“As we wind down our business and are cleaning out files, we are realizing how many contacts we’ve had and how many friends we’ve made,” Bruce said, explaining that they believe they have done more library projects in Wisconsin than any other vendor. He said they have probably worked with nearly 1,000 libraries over the years, and short- and long-term friendships came out of most of them.
Bruce said he learned early that as a business they needed to listen to the wants and needs of librarians because they are speaking from experience. He said at one job in a Chicago suburb they were installing 42-inch high double-face shelving and the director wanted it anchored to the floor. “We were trying to convince her that wasn’t necessary, and we really challenged her on that,” Bruce said. “We finally gave in when she said, ‘Well, you just wait until the seventh-graders come in here with ropes and tip it over.’ We said, ‘Okay, we will floor anchor them if that is your situation.’”
Once when preparing a quote for a prison in Michigan, Bruce was explaining to the warden that they should avoid the black shelving because it needs to be dusted more frequently. “The warden stopped me and said, ‘Bruce, I’ve got plenty of people here to dust.’ We installed the black shelves.”
Bruce said there is no question that libraries continue to be relevant today.
“The usage of libraries is still there,” Bruce said. “Carnegie’s vision of the need for libraries is still as important as it was all those years ago.” He said they’re actually installing less shelving today, but they are doing more to provide furniture for gathering spaces, coffee spaces, computer stations, and other uses that weren’t there only several years ago. “Libraries are being used differently, but they are definitely still being used,” Bruce said. “We see that every day in every community we serve.”
Award nomination deadline is Aug. 30
In an effort to recognize the amazing things public libraries do every day, the South Central Library System Foundation each year presents four library awards as part of the annual Cornerstone Award Reception. This year’s event will be held Oct. 17, and the deadline for award nominations is Aug. 30, 2019, at 5 p.m. This year's reception sponsor is First Business Bank.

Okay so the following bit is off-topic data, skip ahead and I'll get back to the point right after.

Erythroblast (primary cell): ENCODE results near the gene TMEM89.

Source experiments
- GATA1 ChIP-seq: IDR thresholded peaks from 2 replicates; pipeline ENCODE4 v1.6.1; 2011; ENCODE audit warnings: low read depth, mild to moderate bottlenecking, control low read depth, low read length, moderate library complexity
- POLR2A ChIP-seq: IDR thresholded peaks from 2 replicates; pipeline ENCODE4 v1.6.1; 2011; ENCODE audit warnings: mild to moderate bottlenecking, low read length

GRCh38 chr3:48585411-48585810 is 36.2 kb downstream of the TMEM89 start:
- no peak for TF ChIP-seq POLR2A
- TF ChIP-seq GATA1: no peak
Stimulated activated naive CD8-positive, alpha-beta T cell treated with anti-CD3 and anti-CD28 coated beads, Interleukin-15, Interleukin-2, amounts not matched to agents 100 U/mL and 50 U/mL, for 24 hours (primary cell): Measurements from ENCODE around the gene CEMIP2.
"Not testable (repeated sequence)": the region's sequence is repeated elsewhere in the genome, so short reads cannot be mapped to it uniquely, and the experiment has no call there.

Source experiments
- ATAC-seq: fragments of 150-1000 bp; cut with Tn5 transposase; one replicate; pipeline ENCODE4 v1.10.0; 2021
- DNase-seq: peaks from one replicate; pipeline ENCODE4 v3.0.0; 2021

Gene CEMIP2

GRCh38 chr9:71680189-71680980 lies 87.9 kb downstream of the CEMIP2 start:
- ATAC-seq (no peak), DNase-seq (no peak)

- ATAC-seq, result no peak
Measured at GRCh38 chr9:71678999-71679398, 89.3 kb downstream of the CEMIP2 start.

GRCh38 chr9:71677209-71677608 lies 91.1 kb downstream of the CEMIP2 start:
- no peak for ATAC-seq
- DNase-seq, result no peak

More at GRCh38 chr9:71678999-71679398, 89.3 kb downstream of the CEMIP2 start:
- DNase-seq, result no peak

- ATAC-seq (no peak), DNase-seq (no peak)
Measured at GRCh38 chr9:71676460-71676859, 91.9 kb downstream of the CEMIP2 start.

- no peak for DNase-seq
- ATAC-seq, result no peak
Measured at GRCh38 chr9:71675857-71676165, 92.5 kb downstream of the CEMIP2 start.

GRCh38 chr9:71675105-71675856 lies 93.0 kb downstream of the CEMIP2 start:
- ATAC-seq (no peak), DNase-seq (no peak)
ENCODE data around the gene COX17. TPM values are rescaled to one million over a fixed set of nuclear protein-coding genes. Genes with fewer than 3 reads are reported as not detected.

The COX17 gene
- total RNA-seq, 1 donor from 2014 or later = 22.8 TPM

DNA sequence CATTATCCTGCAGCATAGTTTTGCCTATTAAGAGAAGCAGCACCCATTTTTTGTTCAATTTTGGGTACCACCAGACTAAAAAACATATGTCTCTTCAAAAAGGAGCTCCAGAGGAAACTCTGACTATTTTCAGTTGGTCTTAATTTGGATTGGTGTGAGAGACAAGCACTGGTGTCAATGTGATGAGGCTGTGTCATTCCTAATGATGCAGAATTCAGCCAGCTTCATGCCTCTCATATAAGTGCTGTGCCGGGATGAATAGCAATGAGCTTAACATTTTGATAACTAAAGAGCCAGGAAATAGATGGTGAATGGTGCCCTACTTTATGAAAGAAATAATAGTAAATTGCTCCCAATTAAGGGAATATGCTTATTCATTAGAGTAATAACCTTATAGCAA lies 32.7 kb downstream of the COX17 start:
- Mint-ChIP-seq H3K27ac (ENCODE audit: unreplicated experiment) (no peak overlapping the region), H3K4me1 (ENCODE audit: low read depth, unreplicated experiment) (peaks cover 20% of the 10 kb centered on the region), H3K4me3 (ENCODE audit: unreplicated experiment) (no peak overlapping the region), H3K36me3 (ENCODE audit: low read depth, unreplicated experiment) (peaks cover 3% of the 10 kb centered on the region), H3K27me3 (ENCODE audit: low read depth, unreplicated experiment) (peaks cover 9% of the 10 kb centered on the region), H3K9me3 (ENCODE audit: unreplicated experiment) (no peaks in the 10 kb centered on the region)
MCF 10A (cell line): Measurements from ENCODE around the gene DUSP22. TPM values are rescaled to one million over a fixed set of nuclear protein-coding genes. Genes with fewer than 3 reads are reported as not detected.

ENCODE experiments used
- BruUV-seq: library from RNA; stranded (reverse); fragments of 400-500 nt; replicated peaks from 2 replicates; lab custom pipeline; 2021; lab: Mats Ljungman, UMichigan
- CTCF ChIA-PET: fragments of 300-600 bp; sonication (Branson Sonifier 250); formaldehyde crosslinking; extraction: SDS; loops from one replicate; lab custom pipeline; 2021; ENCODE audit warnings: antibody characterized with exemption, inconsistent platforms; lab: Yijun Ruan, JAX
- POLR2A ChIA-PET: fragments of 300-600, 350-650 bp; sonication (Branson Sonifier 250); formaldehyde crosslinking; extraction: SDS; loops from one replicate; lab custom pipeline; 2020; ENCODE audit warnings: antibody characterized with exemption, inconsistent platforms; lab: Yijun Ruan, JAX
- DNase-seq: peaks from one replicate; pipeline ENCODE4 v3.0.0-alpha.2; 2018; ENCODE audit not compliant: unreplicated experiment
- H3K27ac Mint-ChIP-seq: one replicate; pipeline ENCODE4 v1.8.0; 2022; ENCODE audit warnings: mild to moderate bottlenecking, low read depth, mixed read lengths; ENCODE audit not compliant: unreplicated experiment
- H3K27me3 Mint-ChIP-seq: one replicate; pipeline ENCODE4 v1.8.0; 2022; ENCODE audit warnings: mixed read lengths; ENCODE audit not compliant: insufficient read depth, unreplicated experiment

Library staff members, trustees, friends, or residents can nominate their library to recognize the amazing work public libraries do every day while serving their communities. The awards and descriptions are listed below. To make an online nomination, visit www.sclsfoundation.org/cornerstone/awards and click on the award name.
- Super Awesome Library Award—For the library that was overall awesome in 2019. Maybe they handled a tough situation with grace. Or took a new approach. Or found a lot of money under a rock and did something really cool with it. Or got a lot of local support and kudos because they play well with others. Or are just plain super awesome every day.
- Program Wizard Award—For a super creative, innovative and fun library program created by library staff. In the library or out. For babies or seniors or anyone in between. A one-off or a regular series. If Dumbledore thinks it’s worthy of Wizard status, nominate it!
- Giddy Up Partner Award—For those strong community partnerships that add value to the library and the community as a whole. It takes two, baby! Or three... or four. Nominate the library and its partner(s) and describe the amazing stuff they’re doing together.
- Outstanding Library Volunteer Award—This award will recognize that outstanding volunteer who is instrumental in making your library what it is. This award is presented annually to an individual who through their contributions has had a significant impact on library service in a single community.
PayPal makes foundation contributions simple
The SCLS Foundation has an account with PayPal that is accessible from the SCLS Foundation webpage at www.sclsfoundation.org/giving. This allows account holders’ donors to use the Foundation’s PayPal account to submit on-line donations via PayPal or with a credit card.